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bashung

financial patterns recognition (candlesticks)

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I'm working on a financial analysis tool and I'd like to add an automatic pattern detection feature for some charts. The chart is composed of "candlesticks", they give a visual information about the highest/lowest price, opening and closing values for one day -> a candle is composed of 4 values. A dark candle means the closing price is below the opening price. There are typical patterns that indicate how the market behaves and I'd like to detect them using a neural-network or something adapted to this problem. Here's an example of such a pattern, most of them have 2 or 3 candles. This pattern indicates a "morning star" and everything that looks more or less like this (only consider the last 3 candles) should be considered as a morning star (it indicates a market reversal). More patterns and info here... Ok, my question is : what kind of neural network should I use ? I read about Kohonen, self-organizing NN and supervised NN using back-propagation. I'm unsure about which one is the best suited for my problem, I'm no expert in that field. Inputs would consist of at least 4*N values for N candles and maybe additional values like "height ratio between candle X and Y". I would train the network with some inputs that represent the pattern I'm looking for and some that aren't. The network should answer "true", "false", "unsure" or give a confidence probability. Thanks in advance for your help. [edited by - bashung on October 16, 2003 1:20:46 PM]

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Are you concerned with only looking for relationships between fixed numbers of candles (e.g., 3 candles) or would you like to be able to handle arbitrary length sequences? Obviously the latter is a more difficult classification problem, since shorter sequences may also be a part of a longer sequence. Utilising an ANN with a variable length input vector is also more difficult.

On the representation issue, each candle can be represented by a vector having as its attributes, the 4 pricing values plus the colour. I would suggest that you determine a classification of individual candles (similar to the one displayed on the linked page) so that you can map this vector to a single ''candle-type'' variable. Then, you want to classify sequences of these candle types and the positions of them relative to each other. You could do this by creating a vector of length equivalent to the sequence length. Each attribute of the vector is an integer representing the ''candle-type''. So, for a sequence of three candles, you''d have a 3 dimensional vector (Longer if you want to include relationship information between them... like candle 1 is higher than candle 2, or candle 1 overlaps the top of candle 2, etc). You can then plot this 3 dimensional vector in R3 and use a geometric classification technique to find sequences of common properties (clusters). Given a representation of these clusters (for example, a parametric description of cluster means and variances), you can classify any new sequence by the probability that it belongs to a given cluster.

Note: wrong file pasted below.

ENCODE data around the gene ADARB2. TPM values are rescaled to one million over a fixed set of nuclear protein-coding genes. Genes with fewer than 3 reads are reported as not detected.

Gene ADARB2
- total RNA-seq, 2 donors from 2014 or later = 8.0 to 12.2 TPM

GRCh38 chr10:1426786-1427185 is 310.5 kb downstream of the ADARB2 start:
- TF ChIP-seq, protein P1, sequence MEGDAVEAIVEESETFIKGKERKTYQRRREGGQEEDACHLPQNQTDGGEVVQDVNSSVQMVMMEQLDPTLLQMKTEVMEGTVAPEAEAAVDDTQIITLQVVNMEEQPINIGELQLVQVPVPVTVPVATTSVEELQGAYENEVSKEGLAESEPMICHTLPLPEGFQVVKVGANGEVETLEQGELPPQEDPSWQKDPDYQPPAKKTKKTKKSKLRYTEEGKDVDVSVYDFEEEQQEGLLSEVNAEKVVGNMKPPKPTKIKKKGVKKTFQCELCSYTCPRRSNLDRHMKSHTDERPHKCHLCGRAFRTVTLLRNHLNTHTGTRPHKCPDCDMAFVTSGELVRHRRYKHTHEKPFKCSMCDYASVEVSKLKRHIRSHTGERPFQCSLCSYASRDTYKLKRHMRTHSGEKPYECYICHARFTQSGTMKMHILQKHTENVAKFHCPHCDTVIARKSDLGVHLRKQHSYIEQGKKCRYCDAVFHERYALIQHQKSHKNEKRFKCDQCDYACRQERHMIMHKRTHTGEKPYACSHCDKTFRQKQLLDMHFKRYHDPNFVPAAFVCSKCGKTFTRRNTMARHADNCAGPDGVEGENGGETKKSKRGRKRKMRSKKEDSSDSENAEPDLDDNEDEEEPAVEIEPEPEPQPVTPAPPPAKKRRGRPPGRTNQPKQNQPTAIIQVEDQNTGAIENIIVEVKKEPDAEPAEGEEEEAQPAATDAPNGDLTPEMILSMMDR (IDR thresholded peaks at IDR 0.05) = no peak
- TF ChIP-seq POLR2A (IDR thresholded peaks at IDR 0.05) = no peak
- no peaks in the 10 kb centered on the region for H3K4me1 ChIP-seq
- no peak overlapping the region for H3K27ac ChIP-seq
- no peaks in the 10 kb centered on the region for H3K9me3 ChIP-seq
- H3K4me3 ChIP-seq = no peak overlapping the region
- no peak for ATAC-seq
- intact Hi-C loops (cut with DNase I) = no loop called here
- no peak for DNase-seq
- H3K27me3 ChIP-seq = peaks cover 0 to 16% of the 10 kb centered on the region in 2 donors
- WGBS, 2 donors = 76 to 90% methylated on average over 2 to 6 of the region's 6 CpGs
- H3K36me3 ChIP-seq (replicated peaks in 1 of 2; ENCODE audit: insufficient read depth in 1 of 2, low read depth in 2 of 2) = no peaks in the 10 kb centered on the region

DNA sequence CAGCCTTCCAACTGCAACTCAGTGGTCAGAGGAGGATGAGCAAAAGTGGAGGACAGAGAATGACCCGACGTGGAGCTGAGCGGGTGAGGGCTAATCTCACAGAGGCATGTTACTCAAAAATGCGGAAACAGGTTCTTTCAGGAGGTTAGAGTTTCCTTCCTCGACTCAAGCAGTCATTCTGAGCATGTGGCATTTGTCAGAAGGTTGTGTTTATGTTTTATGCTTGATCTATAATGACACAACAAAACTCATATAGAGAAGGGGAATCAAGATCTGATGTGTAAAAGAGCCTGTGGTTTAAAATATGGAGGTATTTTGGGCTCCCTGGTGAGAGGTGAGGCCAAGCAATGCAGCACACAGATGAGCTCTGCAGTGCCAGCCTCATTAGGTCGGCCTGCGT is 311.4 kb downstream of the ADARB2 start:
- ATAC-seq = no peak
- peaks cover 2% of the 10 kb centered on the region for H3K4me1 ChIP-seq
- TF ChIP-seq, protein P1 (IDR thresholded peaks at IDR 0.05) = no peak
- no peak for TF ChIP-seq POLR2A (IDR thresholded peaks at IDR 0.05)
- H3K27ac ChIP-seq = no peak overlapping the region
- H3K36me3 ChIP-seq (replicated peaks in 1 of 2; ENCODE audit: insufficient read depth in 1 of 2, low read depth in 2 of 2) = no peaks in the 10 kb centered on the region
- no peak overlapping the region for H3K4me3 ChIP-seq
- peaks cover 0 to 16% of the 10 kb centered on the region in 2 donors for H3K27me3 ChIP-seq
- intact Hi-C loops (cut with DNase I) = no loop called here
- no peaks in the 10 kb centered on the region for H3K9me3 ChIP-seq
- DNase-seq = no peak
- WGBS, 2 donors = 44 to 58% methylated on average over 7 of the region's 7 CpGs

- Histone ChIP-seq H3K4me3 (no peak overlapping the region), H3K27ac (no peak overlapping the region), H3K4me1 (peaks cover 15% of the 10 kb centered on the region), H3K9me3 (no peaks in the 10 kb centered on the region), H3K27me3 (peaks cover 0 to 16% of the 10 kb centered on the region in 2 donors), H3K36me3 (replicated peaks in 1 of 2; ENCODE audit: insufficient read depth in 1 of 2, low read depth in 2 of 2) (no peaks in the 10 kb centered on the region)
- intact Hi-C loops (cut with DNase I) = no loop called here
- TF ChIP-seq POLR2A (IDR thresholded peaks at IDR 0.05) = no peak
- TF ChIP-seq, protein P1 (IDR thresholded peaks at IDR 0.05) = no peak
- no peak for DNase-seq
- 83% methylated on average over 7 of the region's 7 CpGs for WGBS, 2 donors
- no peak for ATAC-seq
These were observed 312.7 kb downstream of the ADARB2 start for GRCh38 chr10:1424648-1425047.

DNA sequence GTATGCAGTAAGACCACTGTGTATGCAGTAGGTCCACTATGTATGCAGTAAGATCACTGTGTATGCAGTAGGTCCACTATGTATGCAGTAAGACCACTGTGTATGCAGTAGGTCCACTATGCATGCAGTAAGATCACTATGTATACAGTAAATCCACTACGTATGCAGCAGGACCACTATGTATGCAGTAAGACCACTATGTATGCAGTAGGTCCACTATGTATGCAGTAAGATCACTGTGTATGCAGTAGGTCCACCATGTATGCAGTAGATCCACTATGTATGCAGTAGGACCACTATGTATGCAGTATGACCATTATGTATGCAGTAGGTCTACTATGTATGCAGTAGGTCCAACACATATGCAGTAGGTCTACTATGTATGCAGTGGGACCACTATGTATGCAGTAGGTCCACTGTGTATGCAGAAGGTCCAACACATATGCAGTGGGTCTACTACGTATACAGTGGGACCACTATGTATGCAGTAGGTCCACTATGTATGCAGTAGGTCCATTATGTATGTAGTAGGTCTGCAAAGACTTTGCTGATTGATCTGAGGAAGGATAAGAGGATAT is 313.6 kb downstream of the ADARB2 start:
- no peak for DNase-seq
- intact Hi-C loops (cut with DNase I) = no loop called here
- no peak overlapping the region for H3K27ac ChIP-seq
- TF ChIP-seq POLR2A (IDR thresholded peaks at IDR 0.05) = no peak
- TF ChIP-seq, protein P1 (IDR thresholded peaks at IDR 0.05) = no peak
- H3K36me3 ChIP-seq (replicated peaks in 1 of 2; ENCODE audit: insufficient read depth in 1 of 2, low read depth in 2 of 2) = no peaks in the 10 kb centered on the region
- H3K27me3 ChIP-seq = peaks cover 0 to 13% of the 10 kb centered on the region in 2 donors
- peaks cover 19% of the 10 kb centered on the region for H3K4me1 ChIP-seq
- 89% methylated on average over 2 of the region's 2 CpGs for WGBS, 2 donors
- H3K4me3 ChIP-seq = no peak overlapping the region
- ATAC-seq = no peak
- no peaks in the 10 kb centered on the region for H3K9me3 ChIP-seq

An alternative to the above approach is to work with the raw data. The problem with this is that for a sequence of three candles, you''d end up with a 15 dimensional space to cluster; 5 dimensions per candle (4 values + colour) and 3 candles for the sequence.

I''d be interested to hear Predictor''s thoughts on this problem, given that he''s done a fair bit of this sort of thing.

Cheers,

Timkin

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Thank you for your answer and also pointing me to a good representation for the inputs. I will extract many sets of 2 & 3 candles and analyze them separatly, I won''t analyze a complete sequence but rather extract interesting parts using other financial indicators, there are oscillators that indicate if the market is going down or up, this way I can estimate if a given pattern is potentially present in the sequence.

I searched on the web and found that some people used fuzzy logic to solve this problem, I will try this if my NN with BP attemps aren''t successful.

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I won't say that I put much stock (no pun intended) in technical analysis, but this problem is typical in the challenges is poses. There are two fundamental ways to solve a classification problem: 1. "by hand", programming a solution, or 2. via automatic learning, using regession, machine learning, etc. I'd guess that either way could be made to perform equally well (in terms of accuracy), but the real work will be in data preparation. Given the artificial nature of the pattern definitions, I would think that it would be easiest to program them, perhaps using fuzzy logic.




[edited by - Predictor on October 21, 2003 9:08:40 AM]

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